• Twitter
  • Facebook
News-Sentinel.com Your Town. Your Voice.
Opening Arguments

My little runaway

Our editorial last night was on the possibility of an Article V constitutional convention, which I've been enthusiastic about for a long time. I've also had a lot of opportunties to write about it since Indiana Senate President Pro Tem David Long has been in the vanguaurd of the movement. Anytime the subject comes off, we always have to address the fear of a runaway convention:

Our answer to that is that three-fourths of the states have to ratify whatever the convention comes up with, which is a pretty good safeguard guard against the wild and crazy. A more likely danger is that the same partisan gridlock afflicting Congress would afflict the convention. As polarized as we are, it’s hard to see a majority of delegates agreeing on anything.

Just got an email today with a link to another "runaway convention" warning, by Thomas Knapp, director and senior news analysst at the William Lloyd Garrisn Center for Libertarian Advocacy Journalism Center.

A new constitutional convention is a bad idea for two reasons, both rooted in our history.

The first reason, as outlined above, is that regardless of the reasons for calling such a convention, it would likely end up recommending amendments above and beyond — or contrary to — those its promoters contemplate. It could even go rogue, as Philadelphia’s cabal did.

The second reason is that, just as the existing Constitution  is more honored in the breach than in the observance, any amendments moved by a new convention and ratified by the states would be similarly treated. New government powers created by the new amendments would be vigorously used. New limits on government power so created would simply be ignored.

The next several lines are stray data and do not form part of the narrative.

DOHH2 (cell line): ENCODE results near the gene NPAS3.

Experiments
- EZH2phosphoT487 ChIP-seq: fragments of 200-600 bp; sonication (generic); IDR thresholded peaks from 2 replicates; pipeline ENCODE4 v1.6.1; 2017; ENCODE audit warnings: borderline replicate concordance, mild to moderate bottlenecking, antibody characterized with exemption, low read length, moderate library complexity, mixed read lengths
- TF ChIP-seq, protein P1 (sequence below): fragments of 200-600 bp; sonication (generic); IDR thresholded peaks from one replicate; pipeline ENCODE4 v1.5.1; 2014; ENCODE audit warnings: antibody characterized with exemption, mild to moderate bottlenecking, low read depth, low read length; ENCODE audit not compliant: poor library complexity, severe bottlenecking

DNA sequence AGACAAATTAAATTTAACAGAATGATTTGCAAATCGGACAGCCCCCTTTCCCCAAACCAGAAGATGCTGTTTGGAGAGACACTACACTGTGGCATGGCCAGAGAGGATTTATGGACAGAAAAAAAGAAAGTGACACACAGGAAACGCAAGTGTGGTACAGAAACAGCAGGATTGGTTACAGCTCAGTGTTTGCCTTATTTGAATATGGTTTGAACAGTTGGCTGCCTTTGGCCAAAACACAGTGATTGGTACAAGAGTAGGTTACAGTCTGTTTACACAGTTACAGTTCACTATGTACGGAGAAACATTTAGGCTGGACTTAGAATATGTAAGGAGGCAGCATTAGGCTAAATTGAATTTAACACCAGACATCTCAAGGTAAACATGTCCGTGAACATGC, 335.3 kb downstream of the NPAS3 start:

Those two fears are contradictory -- they cancel each other out. If the amendments will be ignored anyway, who cares how crazy they area? I agree with him that measures limiting government power are more likely to be ignored than ones creating government power, but that doesn't mean not having limits is a good idea. (Two points in my editorial are probably self-canceling as well. If the probablility is that the delegates will deadlock, there won't be any crazt ideas that three-quarters of the states have to approve of).

Finally, I wish all those people who keep talking about the "rogue" constitutional convention would read a little deeper into the history of our founding. Delegates to the convention pretty much knew what the officials who sent them there wanted, which was not to just tinker around the edgest of the Articles of Confederation, and they mostly did they were expected to. If might have seemed "rogue" to the majority of Americans who had not been paying attention, but everything went pretty much as expected by the people there and those who sent them.